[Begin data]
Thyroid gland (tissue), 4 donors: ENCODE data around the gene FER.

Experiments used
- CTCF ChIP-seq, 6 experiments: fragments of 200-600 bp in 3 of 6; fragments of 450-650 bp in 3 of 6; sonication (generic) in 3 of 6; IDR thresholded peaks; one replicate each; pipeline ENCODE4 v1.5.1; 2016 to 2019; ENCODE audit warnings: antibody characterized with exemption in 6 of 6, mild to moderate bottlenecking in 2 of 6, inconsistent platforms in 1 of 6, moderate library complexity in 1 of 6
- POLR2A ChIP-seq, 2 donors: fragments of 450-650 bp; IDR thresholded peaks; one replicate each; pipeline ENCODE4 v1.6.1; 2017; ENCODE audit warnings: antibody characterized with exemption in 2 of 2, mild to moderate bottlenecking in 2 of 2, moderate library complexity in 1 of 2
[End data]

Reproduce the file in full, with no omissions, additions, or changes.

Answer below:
Thyroid gland (tissue), 4 donors: ENCODE data around the gene FER.

Experiments used
- CTCF ChIP-seq, 6 experiments: fragments of 200-600 bp in 3 of 6; fragments of 450-650 bp in 3 of 6; sonication (generic) in 3 of 6; IDR thresholded peaks; one replicate each; pipeline ENCODE4 v1.5.1; 2016 to 2019; ENCODE audit warnings: antibody characterized with exemption in 6 of 6, mild to moderate bottlenecking in 2 of 6, inconsistent platforms in 1 of 6, moderate library complexity in 1 of 6
- POLR2A ChIP-seq, 2 donors: fragments of 450-650 bp; IDR thresholded peaks; one replicate each; pipeline ENCODE4 v1.6.1; 2017; ENCODE audit warnings: antibody characterized with exemption in 2 of 2, mild to moderate bottlenecking in 2 of 2, moderate library complexity in 1 of 2